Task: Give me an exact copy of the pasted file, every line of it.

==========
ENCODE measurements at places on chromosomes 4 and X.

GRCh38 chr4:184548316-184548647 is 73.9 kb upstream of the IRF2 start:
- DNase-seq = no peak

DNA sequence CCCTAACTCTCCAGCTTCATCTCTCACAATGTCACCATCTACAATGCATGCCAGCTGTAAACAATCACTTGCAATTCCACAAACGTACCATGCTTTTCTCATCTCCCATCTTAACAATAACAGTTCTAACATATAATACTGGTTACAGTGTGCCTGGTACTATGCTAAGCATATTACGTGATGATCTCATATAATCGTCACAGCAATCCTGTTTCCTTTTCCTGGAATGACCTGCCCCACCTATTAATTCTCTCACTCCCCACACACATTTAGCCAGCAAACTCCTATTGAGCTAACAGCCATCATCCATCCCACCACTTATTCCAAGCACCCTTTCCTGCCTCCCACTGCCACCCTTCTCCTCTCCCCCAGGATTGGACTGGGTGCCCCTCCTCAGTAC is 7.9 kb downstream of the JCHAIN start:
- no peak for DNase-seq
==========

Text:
ENCODE measurements at places on chromosomes 4 and X.

GRCh38 chr4:184548316-184548647 is 73.9 kb upstream of the IRF2 start:
- DNase-seq = no peak

DNA sequence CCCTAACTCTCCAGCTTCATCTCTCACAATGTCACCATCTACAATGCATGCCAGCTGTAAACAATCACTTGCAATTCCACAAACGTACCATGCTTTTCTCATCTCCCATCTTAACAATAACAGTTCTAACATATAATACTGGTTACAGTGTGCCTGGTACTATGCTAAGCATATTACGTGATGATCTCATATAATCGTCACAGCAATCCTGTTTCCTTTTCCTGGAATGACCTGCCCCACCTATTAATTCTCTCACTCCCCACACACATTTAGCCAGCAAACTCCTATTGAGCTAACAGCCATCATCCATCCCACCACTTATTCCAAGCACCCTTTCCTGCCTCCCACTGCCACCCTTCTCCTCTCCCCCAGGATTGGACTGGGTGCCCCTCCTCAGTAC is 7.9 kb downstream of the JCHAIN start:
- no peak for DNase-seq